I was hiking in a canyon off the beaten path just after dawn when I decided to reach a ridge and see if I could spy Monument Valley from it. I waded and zigzagged through the sage and Mormon tea, finally using a box-shaped juniper as my guidepost. Out here in southeast Utah, false ridges can roll like waves and you never get to that vista point you might imagine is there just over the next rise. I’d been contemplating whether we get to heaven, whether there is even a paradise. Me, always gearing myself toward the next life, the next thing, missing the pots of gold right there along the way.
After the first false summit gave me a view of more red, sandy hills, the next one a couple hundreds meters beyond bestowed a vista of Monument Valley in the distance, far across plateau and desert. It was a distant vision in the amber of the new day, the megaliths a blue-gray hue, simple twigs poking up from the horizon beside a long, blocky mesa. I counted 4 or 5 sticks in the sand, which would be massive edifices of sandstone if I stood beside them. Yet still, in that ethereal light, waxy in the haze from the holocausts in Cali, there was a heavenly quality to my vision.
My arrival at my destination seemed an answer to my contemplations these last few weeks. You do arrive at your destination sometimes, and it can be everything you thought it might be. We can arrive in the heart of paradise.
We get to heaven because we’ve never left it. It’s here and now. I don’t need to wait for it in the future, or rummage around for it in my past. I can’t merit it through suffering or sacrifice, or earn it through hard work. It’s a gift freely given. It’s the vision at the top of the hill. It’s always available to all of us, though I may reject it.
It’s not about ‘deserve’ or ‘worthy.’ And as I drove home from Red Canyon later that day, I thought that perhaps, because I couldn’t feel it in most moments, that I needed to snatch it from God, to steal it like Prometheus stole fire from the gods and gave it to humanity. But if it were a zealously guarded treasure that God kept from us all for Itself, then it wouldn’t be worth stealing. Paradise wouldn’t be a worthy or ultimate destination.
All I need do is open myself to it, which is to open my heart and mind to what is right here, right now. It’s to make myself available to it. It’s to aware myself of my natural state.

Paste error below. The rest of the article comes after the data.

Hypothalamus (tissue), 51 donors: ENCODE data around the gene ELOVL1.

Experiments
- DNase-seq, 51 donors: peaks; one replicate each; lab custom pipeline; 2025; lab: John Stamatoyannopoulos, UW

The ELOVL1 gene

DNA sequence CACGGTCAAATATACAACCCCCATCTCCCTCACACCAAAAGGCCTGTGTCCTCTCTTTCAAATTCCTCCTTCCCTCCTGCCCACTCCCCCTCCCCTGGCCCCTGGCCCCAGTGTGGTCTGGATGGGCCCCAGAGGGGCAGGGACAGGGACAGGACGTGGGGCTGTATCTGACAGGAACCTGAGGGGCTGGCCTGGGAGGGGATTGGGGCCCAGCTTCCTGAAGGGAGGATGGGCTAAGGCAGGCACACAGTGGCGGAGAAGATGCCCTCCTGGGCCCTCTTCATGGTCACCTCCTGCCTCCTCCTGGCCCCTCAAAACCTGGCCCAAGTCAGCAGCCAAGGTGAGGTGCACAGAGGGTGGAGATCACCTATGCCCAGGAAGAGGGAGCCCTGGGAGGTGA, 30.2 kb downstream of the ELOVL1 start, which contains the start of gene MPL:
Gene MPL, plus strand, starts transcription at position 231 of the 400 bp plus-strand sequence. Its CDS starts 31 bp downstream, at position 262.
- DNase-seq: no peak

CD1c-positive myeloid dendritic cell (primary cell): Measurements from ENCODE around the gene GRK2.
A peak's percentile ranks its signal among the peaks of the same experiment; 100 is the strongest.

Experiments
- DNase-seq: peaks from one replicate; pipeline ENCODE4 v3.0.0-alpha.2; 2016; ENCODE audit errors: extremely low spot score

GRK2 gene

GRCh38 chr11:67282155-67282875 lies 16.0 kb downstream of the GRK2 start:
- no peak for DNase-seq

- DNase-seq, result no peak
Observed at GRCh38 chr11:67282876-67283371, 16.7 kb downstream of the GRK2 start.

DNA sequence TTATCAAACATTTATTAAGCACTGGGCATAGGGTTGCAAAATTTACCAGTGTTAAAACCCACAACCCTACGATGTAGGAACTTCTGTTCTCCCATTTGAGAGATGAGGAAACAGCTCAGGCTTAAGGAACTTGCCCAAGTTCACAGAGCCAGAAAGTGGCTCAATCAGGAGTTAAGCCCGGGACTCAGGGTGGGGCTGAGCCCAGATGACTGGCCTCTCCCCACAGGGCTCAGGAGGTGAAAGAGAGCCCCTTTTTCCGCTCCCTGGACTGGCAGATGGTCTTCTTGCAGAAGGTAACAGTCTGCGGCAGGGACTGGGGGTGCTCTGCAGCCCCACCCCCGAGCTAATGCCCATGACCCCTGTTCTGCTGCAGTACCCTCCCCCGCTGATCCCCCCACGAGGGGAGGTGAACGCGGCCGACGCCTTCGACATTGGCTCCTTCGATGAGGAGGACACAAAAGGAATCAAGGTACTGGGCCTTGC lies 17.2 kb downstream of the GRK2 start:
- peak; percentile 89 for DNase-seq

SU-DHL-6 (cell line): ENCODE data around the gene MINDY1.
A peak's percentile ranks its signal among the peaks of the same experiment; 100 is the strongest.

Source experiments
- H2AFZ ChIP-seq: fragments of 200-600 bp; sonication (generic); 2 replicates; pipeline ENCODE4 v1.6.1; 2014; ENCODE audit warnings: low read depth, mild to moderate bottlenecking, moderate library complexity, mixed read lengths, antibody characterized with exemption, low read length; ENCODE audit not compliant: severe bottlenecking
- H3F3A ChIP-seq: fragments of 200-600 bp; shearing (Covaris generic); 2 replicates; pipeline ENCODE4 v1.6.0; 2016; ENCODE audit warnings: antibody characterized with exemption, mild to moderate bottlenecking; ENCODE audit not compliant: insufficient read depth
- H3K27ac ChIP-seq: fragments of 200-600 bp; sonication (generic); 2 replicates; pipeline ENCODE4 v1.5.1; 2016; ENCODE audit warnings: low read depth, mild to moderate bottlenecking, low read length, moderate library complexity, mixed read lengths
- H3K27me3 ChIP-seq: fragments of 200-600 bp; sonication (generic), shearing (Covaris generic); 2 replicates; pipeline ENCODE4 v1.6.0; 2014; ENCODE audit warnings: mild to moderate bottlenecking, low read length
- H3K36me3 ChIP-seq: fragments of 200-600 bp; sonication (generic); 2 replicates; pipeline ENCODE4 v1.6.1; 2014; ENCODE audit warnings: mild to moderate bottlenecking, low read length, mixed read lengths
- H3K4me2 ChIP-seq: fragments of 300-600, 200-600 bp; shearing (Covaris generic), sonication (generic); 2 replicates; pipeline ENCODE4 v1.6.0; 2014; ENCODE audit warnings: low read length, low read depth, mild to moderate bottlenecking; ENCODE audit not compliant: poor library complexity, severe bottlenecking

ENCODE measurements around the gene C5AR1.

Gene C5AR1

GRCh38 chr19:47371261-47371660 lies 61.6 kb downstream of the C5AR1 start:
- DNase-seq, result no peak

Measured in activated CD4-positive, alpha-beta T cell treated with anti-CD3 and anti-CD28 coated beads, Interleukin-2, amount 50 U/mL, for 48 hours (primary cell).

But most moments, I don’t experience it. Don’t feel it. And I made up my mind as I drove through the majestic gateway of Comb Ridge that I wouldn’t write about it until I experienced it, and felt it in each and every moment. There I was again, putting conditions on it. Love gives itself freely to me without conditions. And since paradise presents itself without conditions, I can only receive it without conditions. That unconditioned, unconditional receiving is its only condition, which is no condition at all.
The condition I placed on joy was that I wouldn’t write about it until I felt it, until I experienced that pure bliss of which the Hindu mystics wrote. Otherwise, how did I know that the conclusions I came to about paradise were true: that it was a state and not a place, that it was here and not there, that is was now and not then. I knew these things to be true, I thought that paradise was my natural state, but I didn’t feel the joy that came with knowing that. Maybe the old mystics didn’t feel those things either. Maybe they just concluded that you needed to open yourself to it in the present and then it would flood in. But maybe the mystics didn’t experience this bliss either, but only arrived at it as an idea, as an intellectual construct. And so if I didn’t experience it right now, maybe it wasn’t a real thing. Why would I write about it if it wasn’t real?
But then an odd series of things happened. I came home and a bunch of friends either called or texted. I felt some measure of peace. I felt like a really belonged in the universe, a feeling I hadn’t had for months. I slept like a child.